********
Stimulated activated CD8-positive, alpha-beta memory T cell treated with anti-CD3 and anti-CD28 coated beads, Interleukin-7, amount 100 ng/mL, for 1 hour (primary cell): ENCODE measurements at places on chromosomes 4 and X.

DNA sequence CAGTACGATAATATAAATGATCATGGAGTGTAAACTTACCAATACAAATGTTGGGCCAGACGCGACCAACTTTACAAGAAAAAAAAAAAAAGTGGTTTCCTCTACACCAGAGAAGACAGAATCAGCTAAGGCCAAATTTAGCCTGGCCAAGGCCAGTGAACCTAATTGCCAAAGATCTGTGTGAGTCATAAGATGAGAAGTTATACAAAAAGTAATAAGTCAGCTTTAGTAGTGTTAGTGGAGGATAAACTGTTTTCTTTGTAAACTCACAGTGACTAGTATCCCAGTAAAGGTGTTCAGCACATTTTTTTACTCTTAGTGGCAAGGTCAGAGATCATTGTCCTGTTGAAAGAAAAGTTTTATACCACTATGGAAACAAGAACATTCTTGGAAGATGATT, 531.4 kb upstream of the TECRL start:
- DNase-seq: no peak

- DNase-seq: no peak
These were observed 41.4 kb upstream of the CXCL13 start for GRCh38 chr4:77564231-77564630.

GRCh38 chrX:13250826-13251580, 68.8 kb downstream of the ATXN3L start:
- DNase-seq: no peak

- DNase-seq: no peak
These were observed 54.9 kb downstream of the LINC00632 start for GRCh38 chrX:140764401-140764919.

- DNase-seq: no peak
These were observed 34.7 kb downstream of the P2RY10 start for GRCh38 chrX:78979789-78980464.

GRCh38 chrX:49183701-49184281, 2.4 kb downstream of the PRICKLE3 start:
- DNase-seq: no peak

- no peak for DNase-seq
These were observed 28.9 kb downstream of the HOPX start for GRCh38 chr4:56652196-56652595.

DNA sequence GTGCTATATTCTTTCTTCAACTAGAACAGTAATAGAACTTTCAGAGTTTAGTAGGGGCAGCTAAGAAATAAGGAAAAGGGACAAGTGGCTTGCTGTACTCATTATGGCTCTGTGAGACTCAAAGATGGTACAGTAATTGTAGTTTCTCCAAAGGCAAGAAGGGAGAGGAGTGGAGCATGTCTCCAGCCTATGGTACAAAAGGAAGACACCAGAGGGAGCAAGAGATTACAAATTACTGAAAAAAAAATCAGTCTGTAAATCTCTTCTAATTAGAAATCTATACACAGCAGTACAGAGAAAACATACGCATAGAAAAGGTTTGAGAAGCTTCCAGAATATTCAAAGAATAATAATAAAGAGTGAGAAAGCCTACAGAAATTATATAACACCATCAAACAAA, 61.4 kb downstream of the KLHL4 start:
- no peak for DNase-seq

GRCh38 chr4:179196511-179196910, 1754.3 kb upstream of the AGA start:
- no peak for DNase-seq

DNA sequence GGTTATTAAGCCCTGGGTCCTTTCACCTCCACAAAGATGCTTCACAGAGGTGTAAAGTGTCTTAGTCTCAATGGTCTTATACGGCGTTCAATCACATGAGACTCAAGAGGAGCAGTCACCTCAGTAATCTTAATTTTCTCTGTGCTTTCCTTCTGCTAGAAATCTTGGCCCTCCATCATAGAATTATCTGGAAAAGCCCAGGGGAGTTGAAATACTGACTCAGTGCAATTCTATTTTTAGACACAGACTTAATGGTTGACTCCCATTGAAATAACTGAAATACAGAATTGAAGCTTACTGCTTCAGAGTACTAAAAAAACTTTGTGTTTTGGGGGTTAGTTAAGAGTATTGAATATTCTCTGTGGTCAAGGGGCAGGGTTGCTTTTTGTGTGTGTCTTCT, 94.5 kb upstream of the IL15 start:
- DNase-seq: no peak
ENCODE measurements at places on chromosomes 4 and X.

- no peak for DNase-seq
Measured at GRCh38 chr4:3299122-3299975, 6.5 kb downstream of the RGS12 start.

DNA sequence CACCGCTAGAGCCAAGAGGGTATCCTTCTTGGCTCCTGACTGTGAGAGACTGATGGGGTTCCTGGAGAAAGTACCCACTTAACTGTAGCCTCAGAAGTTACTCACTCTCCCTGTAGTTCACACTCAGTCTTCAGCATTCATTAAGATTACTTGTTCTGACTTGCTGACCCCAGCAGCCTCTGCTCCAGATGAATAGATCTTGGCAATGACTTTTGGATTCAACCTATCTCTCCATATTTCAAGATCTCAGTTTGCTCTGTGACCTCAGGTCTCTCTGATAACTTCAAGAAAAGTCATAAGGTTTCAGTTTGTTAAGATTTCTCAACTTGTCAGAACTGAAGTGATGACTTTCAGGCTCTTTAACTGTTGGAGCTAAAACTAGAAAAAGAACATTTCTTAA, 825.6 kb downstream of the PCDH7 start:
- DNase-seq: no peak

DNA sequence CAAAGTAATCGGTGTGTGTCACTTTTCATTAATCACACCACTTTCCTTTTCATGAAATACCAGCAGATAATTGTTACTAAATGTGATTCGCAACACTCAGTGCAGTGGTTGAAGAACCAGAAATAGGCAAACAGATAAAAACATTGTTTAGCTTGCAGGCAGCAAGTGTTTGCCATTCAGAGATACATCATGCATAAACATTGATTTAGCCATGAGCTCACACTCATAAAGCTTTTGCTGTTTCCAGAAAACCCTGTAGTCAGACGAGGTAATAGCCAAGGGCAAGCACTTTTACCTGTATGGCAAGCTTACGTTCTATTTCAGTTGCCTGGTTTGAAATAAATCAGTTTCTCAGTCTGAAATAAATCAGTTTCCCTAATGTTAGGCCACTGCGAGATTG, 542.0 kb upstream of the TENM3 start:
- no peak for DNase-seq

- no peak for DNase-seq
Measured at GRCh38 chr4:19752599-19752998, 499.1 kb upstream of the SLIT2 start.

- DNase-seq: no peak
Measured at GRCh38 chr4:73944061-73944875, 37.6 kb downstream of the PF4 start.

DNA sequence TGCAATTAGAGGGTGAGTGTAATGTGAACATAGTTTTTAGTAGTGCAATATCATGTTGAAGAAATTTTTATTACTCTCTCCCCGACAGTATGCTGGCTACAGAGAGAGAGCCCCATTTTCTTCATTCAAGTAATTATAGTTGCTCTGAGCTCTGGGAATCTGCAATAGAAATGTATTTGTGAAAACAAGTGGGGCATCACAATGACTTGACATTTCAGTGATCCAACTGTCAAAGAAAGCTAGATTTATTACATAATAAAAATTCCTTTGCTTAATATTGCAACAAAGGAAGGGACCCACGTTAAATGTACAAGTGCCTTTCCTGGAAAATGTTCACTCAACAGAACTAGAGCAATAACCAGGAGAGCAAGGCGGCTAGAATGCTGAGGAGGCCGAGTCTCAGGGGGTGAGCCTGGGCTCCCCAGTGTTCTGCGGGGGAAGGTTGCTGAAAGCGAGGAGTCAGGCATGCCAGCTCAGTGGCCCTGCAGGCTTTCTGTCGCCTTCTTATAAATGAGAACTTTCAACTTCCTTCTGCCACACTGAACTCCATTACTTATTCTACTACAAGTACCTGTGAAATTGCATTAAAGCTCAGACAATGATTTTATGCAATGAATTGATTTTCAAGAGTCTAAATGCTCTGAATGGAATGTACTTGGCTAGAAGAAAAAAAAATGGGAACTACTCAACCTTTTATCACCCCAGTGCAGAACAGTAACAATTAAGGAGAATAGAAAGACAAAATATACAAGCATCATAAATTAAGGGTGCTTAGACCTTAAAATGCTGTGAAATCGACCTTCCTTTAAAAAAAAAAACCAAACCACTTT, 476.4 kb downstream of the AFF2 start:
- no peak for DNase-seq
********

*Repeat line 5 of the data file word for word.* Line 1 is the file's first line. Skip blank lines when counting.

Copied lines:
These were observed 41.4 kb upstream of the CXCL13 start for GRCh38 chr4:77564231-77564630.